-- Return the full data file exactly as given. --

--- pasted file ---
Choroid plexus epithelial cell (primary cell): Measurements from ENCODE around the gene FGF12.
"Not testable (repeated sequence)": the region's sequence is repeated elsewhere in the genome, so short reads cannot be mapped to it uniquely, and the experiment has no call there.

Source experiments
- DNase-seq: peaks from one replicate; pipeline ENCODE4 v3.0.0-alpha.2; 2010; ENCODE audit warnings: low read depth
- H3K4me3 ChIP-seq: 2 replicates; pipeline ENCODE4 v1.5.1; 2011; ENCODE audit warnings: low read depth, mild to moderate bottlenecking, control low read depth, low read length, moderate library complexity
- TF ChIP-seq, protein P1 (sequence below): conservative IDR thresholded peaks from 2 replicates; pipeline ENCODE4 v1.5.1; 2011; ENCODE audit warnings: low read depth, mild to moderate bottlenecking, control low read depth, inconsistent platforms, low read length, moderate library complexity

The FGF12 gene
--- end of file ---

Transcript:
Choroid plexus epithelial cell (primary cell): Measurements from ENCODE around the gene FGF12.
"Not testable (repeated sequence)": the region's sequence is repeated elsewhere in the genome, so short reads cannot be mapped to it uniquely, and the experiment has no call there.

Source experiments
- DNase-seq: peaks from one replicate; pipeline ENCODE4 v3.0.0-alpha.2; 2010; ENCODE audit warnings: low read depth
- H3K4me3 ChIP-seq: 2 replicates; pipeline ENCODE4 v1.5.1; 2011; ENCODE audit warnings: low read depth, mild to moderate bottlenecking, control low read depth, low read length, moderate library complexity
- TF ChIP-seq, protein P1 (sequence below): conservative IDR thresholded peaks from 2 replicates; pipeline ENCODE4 v1.5.1; 2011; ENCODE audit warnings: low read depth, mild to moderate bottlenecking, control low read depth, inconsistent platforms, low read length, moderate library complexity

The FGF12 gene